BEVEL AND HYPOID GEARS 11.7 in Software

Encoding European Article Number 13 in Software BEVEL AND HYPOID GEARS 11.7

BEVEL AND HYPOID GEARS 11.7
EAN / UCC - 13 Decoder In None
Using Barcode Control SDK for Software Control to generate, create, read, scan barcode image in Software applications.
EAN / UCC - 13 Drawer In None
Using Barcode printer for Software Control to generate, create EAN-13 image in Software applications.
BEVEL AND HYPOID GEARS
Recognizing EAN-13 Supplement 5 In None
Using Barcode decoder for Software Control to read, scan read, scan image in Software applications.
Painting EAN-13 Supplement 5 In Visual C#
Using Barcode maker for VS .NET Control to generate, create EAN-13 image in .NET applications.
The taper you select depends in some instances on the manufacturing equipment available for producing the gear set.Therefore, before starting calculations, you should familiarize yourself with the equipment and method used by the gear manufacturer.
Generate EAN-13 Supplement 5 In .NET
Using Barcode generation for ASP.NET Control to generate, create GS1 - 13 image in ASP.NET applications.
GS1 - 13 Drawer In .NET
Using Barcode encoder for VS .NET Control to generate, create UPC - 13 image in VS .NET applications.
11.3 GEAR MANUFACTURING
European Article Number 13 Creation In VB.NET
Using Barcode creation for Visual Studio .NET Control to generate, create UPC - 13 image in VS .NET applications.
Code 3/9 Drawer In None
Using Barcode maker for Software Control to generate, create Code 3/9 image in Software applications.
11.3.1 Methods of Generation Generation is the basic process in the manufacture of bevel and hypoid gears in that at least one member of every set must be generated. The theory of generation as applied to these gears involves an imaginary generating gear, which can be a crown gear, a mating gear, or some other bevel or hypoid gear.The gear blank or workpiece is positioned so that when it is rolled with the generating gear, the teeth of the workpiece are enveloped by the teeth of the generating gear. In the actual production of the gear teeth, at least one tooth of the generating gear is described by the motion of the cutting tool or grinding wheel. The tool and its motion are carried on a rotatable machine member called a cradle, the axis of which is identical with the axis of the generating gear. The cradle and the workpiece roll together on their respective axes exactly as would the workpiece and the generating gear. The lengthwise tooth curve of the generating gear is selected so that it is easily followed with a practical cutting tool and mechanical motion. Figure 11.8 illustrates the representation of a generating gear by a face-mill cutter. Figure 11.9 shows the basic machine elements of a bevel-gear face-mill generator. Most generating gears are based on one of two fundamental concepts. The first is complementary crown gears, where two gears with 90 pitch angles fit together like mold castings. Each of the crown gears is the generating gear for one member of the mating set. Gears generated in this manner have line contact and are said to be conjugate to each other. With the second concept, the teeth of one member are form-cut without generation. This member becomes the generating gear for producing the mating member. Again, gears generated in this manner are conjugate to each other.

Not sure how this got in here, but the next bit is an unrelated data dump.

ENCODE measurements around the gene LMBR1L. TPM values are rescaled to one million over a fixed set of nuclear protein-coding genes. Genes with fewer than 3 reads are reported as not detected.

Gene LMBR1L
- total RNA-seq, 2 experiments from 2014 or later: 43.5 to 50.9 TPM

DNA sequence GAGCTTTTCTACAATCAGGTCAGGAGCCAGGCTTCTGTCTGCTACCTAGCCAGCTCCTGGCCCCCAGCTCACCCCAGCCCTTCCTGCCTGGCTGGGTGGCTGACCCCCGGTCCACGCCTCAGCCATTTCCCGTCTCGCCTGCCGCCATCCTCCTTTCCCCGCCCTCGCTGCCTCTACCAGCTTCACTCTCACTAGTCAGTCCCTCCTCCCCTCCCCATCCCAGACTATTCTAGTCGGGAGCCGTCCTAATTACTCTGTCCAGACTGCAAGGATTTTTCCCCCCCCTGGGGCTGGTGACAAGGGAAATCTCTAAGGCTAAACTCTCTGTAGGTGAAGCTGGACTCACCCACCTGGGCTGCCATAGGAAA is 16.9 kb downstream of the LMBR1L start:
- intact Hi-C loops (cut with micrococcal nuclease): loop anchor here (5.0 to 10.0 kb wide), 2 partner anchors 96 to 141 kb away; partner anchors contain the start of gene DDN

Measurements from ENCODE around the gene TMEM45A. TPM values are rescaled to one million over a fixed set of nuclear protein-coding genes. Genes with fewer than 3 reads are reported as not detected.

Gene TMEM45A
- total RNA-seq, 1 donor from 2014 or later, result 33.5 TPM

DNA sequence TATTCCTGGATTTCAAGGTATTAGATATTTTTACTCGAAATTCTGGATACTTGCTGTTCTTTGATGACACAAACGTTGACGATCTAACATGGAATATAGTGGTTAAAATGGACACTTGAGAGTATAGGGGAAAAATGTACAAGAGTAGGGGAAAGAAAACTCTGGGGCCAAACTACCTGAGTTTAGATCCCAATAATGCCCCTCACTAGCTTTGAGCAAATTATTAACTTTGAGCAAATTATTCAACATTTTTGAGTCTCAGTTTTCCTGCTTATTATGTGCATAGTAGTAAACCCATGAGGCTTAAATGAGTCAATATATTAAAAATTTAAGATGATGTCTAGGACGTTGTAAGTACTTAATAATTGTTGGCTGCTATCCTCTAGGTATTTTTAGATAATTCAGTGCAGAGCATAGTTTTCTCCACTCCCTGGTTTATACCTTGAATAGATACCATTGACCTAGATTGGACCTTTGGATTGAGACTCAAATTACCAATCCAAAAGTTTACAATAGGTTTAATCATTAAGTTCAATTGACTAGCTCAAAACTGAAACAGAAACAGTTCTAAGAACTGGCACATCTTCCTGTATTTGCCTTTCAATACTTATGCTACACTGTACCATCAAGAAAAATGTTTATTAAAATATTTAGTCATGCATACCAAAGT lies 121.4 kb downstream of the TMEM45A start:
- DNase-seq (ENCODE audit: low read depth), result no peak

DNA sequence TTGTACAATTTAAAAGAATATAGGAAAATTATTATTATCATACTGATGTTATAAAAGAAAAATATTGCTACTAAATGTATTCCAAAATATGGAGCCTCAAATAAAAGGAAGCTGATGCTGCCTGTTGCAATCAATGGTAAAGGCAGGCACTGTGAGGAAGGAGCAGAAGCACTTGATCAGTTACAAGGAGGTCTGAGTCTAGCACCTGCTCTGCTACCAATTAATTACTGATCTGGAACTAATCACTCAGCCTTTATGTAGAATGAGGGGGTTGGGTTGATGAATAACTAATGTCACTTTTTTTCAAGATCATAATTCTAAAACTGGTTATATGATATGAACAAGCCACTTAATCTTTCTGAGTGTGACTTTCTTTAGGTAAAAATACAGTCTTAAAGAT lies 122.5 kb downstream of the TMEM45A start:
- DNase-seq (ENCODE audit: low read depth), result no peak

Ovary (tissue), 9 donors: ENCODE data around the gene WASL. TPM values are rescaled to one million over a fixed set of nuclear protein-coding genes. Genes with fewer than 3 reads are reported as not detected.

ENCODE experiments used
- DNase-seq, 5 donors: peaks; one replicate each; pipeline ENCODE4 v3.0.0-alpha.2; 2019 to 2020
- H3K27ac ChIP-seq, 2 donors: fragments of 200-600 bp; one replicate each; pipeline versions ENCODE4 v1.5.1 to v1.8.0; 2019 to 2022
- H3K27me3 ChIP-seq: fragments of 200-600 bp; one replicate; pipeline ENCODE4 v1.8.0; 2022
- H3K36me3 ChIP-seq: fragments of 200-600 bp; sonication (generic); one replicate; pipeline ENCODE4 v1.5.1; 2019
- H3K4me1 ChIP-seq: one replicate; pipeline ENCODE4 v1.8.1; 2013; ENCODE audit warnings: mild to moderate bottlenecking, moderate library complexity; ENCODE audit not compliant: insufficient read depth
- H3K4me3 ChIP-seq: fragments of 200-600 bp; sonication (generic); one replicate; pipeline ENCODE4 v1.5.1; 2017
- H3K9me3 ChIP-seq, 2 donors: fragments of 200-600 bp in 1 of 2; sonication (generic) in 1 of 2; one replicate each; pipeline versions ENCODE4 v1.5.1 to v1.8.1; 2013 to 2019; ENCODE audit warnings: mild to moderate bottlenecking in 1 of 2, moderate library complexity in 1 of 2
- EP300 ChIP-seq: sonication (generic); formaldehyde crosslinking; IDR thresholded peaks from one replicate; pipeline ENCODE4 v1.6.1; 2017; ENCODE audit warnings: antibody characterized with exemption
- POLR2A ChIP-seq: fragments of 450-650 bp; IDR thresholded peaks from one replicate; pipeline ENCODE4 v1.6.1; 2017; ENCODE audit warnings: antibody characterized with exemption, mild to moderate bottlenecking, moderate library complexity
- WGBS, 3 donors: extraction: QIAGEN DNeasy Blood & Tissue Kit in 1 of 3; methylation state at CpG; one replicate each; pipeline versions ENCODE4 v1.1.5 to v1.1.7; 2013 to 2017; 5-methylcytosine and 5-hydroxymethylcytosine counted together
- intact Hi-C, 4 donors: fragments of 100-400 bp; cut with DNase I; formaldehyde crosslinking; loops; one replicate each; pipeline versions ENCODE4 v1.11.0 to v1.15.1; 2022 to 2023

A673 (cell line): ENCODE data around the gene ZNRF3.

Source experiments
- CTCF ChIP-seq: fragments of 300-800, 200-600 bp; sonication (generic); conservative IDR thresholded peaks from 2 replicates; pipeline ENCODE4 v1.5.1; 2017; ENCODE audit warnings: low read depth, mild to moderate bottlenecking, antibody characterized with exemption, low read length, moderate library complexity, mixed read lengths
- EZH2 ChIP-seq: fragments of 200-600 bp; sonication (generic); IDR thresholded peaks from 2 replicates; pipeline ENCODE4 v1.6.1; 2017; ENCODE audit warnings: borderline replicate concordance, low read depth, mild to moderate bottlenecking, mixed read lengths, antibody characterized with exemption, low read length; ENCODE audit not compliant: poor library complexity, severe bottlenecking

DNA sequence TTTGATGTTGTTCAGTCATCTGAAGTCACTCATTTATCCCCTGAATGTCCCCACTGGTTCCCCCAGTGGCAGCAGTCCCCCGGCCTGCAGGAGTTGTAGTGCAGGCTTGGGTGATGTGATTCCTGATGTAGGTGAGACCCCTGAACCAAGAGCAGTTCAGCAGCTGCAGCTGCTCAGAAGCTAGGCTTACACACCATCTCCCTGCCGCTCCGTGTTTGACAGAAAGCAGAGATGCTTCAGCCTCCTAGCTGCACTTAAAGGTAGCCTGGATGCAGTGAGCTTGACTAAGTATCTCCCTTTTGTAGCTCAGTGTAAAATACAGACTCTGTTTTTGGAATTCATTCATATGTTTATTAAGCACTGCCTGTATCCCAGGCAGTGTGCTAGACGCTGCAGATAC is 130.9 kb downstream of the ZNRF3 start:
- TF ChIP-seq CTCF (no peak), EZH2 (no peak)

Print UPC-A In None
Using Barcode maker for Software Control to generate, create Universal Product Code version A image in Software applications.
Data Matrix Generation In None
Using Barcode encoder for Software Control to generate, create ECC200 image in Software applications.
11.3.2 Localization of Contact Any displacement in the nominal running position of either member of a mating conjugate gear set shifts the contact to the edges of the tooth. The result is concentrated loading and irregular motion. To accommodate assembly tolerances and deflections resulting from load, tooth surfaces are relieved in both the lengthwise and profile directions.The resulting localization of the contact pattern is achieved by using a generating setup which is deliberately modified from the conjugate generating gear.